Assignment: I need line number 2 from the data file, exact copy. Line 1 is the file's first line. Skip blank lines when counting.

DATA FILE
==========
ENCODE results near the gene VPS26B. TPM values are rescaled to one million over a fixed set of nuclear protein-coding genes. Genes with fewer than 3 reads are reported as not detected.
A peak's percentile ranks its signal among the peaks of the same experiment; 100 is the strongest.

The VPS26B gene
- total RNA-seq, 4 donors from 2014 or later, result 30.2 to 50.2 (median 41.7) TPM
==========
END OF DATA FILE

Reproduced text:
A peak's percentile ranks its signal among the peaks of the same experiment; 100 is the strongest.